Training: An Opportunity for People with Disabilities in School Foodservice Operations
Journal of Child Nutrition & Management Volume 35, Number 1, ISSN 1559-5676
Purpose/Objectives: This study assessed current training methods and topics used at public school foodservice operations as well as school foodservice representatives' attitudes toward training employees with disabilities. Methods: A mixed method approach of data collection included two phases. Phase I used a more qualitative approach; interviews were conducted with three experienced school foodservice directors. Phase II used a more quantitative approach whereby an online questionnaire was developed based on interview results. The questionnaire was sent to all school foodservice representatives in Iowa (N = 363). Interview transcripts were analyzed manually and with Atlas.ti[TM], a qualitative software package. Questionnaire responses were analyzed using SPSS; descriptive statistics, including frequencies, means, and standard deviations, were computed. Results: Of the 363 questionnaires mailed to school foodservice representatives, 77 completed questionnaires were received for a response rate of 22%. Respondents reported the most common training methods (on-the-job and demonstrations), tools (texts/manuals and audio/video tapes), and topics (food safety and cleaning procedures) used for all employees in their operations. Respondents agreed that different training methods needed to be used with employees with disabilities. Providing training for employees with disabilities on technical, communication, and social skills was reported as important so employees were prepared to do their jobs effectively. Applications to Child Nutrition Professionals: To assure compliance with updates to the American with Disabilities Act (ADA) that went into effect January 8, 2009, it is imperative child nutrition professionals consider appropriate ways to integrate people with disabilities into their workforces. This study provided information about school foodservice representatives' attitudes on training methods used with and overall attitudes toward employees with disabilities. Foodservice directors may need to use different training methods covering technical, communication and social skills with employees with different types of disabilities in order to provide opportunities for them to succeed at their jobs. (Contains 4 tables.)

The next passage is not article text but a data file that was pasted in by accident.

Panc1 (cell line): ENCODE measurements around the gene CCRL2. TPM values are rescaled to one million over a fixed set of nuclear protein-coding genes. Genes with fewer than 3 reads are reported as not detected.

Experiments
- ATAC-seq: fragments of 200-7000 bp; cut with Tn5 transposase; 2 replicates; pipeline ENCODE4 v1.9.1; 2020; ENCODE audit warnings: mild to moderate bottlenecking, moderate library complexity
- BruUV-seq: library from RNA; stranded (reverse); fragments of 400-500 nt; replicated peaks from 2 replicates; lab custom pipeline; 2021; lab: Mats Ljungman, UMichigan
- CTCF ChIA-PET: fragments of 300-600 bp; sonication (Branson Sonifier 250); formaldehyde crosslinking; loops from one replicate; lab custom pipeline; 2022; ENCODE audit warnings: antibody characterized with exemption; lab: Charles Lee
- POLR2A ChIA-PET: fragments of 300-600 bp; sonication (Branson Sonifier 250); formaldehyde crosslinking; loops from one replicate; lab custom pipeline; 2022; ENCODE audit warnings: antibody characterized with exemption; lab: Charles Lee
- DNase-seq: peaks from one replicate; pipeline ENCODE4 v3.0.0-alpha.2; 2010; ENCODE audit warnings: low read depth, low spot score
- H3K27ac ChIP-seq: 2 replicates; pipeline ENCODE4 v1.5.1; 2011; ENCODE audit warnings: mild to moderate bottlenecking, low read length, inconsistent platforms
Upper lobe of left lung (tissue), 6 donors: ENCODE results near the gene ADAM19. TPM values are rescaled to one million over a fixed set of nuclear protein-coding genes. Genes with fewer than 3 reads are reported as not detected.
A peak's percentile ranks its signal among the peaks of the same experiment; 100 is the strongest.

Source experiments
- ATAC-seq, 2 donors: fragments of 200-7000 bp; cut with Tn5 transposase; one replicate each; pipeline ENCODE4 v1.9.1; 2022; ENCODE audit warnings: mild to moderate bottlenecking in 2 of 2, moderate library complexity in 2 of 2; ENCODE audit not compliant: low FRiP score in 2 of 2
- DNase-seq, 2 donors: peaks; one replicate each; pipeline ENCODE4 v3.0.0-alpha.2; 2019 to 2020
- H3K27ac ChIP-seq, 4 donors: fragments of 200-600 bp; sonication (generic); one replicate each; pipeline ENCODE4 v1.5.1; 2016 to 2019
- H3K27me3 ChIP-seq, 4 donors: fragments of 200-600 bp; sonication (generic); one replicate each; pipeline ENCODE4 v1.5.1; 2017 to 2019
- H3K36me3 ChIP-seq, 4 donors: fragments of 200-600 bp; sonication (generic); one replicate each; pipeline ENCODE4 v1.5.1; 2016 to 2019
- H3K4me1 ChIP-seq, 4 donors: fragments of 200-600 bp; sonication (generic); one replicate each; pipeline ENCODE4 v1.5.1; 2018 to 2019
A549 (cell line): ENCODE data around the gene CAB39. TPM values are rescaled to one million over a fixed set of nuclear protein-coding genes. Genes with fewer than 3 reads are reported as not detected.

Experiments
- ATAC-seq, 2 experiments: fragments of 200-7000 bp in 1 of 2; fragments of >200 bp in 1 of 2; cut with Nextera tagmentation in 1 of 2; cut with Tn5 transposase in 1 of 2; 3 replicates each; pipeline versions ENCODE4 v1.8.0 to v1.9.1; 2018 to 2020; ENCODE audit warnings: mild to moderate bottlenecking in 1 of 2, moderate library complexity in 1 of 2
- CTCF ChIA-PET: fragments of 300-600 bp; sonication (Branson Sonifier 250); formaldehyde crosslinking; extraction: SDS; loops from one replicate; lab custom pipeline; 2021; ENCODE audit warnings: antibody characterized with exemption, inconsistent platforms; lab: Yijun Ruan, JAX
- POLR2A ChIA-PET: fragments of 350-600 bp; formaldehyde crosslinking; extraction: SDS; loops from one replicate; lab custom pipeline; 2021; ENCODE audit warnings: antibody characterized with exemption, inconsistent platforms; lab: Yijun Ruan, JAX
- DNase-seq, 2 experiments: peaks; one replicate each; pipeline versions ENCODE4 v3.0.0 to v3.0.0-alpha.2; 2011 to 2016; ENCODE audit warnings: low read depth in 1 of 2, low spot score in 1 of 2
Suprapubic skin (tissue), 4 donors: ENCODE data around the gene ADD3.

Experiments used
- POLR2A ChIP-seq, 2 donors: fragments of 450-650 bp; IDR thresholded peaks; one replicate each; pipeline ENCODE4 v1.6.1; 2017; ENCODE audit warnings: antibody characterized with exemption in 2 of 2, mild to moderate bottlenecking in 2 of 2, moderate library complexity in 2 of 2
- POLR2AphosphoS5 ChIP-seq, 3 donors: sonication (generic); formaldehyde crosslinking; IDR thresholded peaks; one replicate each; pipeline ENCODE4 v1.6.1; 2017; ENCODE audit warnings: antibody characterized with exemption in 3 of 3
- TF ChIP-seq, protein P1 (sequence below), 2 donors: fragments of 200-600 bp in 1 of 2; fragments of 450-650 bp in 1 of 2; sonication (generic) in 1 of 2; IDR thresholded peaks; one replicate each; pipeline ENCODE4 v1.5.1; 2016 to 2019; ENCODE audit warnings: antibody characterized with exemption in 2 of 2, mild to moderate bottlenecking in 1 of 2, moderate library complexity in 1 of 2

Paez, P., Arendt, S. & Strohbehn, C. (2011). Training: An Opportunity for People with Disabilities in School Foodservice Operations. Journal of Child Nutrition & Management, 35(1),.